“A lot of grass-roots activists, from what I’ve seen, they want to win back the House and they want to defend the Senate. And this is a race that’s kind of outside those priorities,” the strategist said.
Boxer said there is concern that a competitive primary could redirect resources that could be aimed at competitive House races in California.
“In many ways, I find it selfish,” Boxer said. She said everyone has a right to run for office, but the focus needs to be on combating Trump and winning back Congress.
“I don’t think it’s time for an intraparty squabble,” she said.
House Minority Leader Nancy Pelosi had a different view.
“People running against each other for office? That’s a democracy. That is not called a division,” the California Democrat said a Los Angeles Times event Wednesday. “It might divert resources, but it channels energy. And at the end of the day, we will have a Democratic senator. So that’s really not at risk.”
Boxer’s PAC has already donated to Feinstein, and the Democratic Senatorial Campaign Committee is also backing the incumbent.
Feinstein’s longtime allies and her personal wealth will help her wage her own campaign. She has already started raising money, attending a number of fundraisers since announcing she was running for re-election. She currently has nearly $4 million in the bank, according to Federal Election Commission documents.
“I’m under no illusion that I can match her dollar for dollar,” said de León. “I’ve had challenges all my life and I’ve been able to overcome them, so I have to roll up my sleeves and I have to raise money to be competitive.”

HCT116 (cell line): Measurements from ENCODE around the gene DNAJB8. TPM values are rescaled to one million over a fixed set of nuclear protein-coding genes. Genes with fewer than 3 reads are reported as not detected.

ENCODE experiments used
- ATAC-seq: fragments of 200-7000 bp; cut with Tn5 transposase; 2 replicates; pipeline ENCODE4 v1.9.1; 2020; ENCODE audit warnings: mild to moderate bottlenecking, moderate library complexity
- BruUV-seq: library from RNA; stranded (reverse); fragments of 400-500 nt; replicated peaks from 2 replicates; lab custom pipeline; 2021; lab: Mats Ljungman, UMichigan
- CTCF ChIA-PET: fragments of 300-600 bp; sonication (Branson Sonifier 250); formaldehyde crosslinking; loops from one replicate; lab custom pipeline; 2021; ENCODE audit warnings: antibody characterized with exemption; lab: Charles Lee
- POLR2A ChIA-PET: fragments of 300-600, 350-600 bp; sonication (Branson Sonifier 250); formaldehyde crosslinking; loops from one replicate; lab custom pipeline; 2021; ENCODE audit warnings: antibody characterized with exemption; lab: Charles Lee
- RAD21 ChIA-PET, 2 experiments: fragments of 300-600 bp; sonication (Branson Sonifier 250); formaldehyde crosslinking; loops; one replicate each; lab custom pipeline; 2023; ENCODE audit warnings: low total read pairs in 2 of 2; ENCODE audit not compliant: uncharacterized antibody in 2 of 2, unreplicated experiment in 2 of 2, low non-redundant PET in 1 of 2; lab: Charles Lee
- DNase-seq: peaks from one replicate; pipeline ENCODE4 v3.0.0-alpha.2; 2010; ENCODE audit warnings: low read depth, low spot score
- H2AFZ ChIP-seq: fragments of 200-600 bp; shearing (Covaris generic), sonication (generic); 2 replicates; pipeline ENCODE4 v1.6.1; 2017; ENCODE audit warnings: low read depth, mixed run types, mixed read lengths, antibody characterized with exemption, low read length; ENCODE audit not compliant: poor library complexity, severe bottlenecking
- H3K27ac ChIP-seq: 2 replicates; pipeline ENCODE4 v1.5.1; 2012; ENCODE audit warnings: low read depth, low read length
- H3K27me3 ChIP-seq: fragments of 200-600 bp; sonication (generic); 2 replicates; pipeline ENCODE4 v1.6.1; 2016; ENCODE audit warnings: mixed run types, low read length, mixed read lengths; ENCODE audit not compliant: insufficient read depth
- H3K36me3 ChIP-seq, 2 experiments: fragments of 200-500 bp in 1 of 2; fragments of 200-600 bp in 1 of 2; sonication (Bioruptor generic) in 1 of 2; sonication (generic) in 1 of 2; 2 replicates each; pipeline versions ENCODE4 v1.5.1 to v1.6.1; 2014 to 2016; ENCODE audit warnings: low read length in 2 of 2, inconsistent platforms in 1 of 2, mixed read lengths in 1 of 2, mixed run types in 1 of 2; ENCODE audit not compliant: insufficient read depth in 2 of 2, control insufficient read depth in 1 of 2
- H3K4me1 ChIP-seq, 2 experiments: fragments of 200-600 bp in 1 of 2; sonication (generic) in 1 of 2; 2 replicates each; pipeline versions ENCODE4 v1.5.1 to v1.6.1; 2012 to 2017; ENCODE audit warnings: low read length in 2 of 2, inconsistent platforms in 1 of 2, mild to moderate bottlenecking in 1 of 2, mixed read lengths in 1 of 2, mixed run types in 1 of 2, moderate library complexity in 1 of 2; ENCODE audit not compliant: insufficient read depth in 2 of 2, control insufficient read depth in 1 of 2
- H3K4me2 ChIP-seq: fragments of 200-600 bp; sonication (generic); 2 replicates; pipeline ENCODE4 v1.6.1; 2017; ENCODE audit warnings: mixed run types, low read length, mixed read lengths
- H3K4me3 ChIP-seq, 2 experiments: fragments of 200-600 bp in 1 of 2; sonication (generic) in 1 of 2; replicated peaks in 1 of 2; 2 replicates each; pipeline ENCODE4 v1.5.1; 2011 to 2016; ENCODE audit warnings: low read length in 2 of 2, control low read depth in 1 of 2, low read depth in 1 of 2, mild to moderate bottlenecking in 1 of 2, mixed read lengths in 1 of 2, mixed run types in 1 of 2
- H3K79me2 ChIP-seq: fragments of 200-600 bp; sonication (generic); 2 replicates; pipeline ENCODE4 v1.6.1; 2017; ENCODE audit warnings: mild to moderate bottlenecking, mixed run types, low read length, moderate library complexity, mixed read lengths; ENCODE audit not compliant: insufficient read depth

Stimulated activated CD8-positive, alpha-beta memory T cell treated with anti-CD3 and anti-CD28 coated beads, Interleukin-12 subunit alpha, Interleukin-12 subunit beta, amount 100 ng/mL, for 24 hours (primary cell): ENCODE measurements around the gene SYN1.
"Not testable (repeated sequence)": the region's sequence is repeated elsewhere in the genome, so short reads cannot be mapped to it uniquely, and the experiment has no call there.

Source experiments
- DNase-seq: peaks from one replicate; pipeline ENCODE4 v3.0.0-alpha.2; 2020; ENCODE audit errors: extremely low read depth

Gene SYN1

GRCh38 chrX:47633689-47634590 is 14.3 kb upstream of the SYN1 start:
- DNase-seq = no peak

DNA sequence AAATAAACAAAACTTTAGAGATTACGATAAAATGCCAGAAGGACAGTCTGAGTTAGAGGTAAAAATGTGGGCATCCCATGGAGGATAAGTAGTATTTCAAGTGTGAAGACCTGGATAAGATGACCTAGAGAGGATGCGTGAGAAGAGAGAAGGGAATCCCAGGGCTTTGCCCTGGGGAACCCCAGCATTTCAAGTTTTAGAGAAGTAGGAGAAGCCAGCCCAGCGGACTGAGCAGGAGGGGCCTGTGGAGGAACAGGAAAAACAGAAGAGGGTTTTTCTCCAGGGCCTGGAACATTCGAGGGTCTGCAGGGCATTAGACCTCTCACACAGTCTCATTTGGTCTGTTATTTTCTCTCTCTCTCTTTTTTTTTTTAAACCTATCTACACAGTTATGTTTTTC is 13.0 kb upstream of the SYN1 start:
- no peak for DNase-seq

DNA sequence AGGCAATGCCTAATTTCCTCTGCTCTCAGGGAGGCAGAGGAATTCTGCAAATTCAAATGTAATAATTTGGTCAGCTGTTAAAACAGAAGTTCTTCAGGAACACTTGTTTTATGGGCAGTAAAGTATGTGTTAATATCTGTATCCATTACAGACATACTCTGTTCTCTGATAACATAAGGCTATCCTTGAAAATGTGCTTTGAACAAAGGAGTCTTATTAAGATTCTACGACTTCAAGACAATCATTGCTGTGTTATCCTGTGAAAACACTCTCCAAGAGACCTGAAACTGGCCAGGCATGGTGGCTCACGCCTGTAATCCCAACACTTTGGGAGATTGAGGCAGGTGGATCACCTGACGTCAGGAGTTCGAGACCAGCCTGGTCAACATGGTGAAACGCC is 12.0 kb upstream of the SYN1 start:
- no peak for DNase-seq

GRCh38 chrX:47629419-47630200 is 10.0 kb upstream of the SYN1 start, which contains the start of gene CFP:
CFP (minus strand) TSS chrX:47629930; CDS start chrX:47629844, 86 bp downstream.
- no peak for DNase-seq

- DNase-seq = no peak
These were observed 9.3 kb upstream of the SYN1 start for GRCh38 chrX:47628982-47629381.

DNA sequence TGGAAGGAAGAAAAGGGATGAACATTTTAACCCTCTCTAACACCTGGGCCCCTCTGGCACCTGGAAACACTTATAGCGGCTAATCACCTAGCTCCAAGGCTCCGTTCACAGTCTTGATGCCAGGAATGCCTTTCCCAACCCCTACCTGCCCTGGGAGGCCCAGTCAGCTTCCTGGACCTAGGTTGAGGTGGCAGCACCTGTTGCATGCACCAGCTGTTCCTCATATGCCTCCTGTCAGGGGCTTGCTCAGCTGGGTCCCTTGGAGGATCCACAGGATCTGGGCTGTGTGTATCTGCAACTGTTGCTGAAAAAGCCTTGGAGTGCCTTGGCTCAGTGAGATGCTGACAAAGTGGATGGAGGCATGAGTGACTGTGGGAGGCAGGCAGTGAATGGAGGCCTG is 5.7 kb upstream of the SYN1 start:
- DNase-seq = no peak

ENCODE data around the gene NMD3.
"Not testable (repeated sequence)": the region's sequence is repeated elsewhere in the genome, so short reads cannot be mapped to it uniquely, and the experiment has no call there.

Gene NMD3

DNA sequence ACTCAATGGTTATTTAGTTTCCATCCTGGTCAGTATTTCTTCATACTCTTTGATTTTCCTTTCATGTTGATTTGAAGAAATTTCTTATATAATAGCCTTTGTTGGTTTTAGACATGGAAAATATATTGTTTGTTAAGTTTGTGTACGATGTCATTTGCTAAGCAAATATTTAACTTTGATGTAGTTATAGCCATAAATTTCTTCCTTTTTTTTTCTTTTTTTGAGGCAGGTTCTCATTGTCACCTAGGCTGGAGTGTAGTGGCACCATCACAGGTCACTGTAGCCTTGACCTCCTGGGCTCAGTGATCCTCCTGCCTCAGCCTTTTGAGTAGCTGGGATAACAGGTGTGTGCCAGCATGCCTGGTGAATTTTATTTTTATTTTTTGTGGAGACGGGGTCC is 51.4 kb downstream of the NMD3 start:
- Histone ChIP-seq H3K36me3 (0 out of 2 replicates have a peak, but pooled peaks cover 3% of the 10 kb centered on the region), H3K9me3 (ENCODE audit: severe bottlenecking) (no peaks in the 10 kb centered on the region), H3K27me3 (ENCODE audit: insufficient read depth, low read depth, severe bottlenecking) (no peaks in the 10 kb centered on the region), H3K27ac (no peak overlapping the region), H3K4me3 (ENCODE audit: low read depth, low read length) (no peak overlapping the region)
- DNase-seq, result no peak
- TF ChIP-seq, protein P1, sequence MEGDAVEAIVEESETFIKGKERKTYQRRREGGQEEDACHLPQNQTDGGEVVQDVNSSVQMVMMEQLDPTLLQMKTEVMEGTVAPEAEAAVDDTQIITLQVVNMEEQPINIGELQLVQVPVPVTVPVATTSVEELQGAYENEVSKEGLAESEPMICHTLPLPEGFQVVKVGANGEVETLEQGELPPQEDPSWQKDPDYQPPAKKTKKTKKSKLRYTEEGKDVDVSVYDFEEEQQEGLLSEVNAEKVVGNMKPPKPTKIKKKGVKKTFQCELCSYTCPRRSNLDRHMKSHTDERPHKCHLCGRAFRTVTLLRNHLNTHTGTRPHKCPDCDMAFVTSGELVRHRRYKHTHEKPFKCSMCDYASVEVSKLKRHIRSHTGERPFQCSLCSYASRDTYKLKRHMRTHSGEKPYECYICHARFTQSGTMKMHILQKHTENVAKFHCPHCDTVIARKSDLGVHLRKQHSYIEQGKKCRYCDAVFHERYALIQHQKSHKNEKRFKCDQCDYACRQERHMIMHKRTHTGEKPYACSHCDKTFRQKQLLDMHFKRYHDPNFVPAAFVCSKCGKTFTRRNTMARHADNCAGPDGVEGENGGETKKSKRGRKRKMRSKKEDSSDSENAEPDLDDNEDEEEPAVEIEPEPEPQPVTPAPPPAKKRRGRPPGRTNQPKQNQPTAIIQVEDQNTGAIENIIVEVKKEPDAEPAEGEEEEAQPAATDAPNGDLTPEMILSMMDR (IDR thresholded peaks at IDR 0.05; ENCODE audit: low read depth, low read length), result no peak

Both candidates could also have some help from new super PACs. Zilber and fellow consultant Dave Jacobson launched “A Progressive California” to support de León.
Democratic consultant Sean Clegg launched the “Fight for California” super PAC that backs Feinstein. Clegg said forthcoming attacks from de León and potentially from billionaire Tom Steyer, who is weighing a run, prompted him to form the group.
“Any pathway to success for either of those candidates runs through a very negative campaign, and that’s why we stepped up,” Clegg said.
Boxer is anticipating a nasty campaign. De León has not referenced Feinstein’s age, but has argued it’s time for a change. At 84, Feinstein is the oldest senator.
Asked if she was concerned ageism could play a role in the campaign, Boxer said, “Some people are old at 45. Some people are young at 85.”
“There should be no generalizations made about age,” Boxer said. “I am in my 70s, I don’t think I’ve ever been as perky as I am now. … [Feinstein’s] as sharp as she can be.”
But Feinstein’s age did fuel speculation about whether she would retire and who could jump in the race.
One strategist said Feinstein may have made her re-election campaign even tougher by waiting until October to say she’s running again.
“How do incumbents lose? When they start late, they’re not quite prepared and they’re under pressure from the get-go,” the strategist said. “Look, it’s still hers to lose, but she’s got herself in a tougher position.”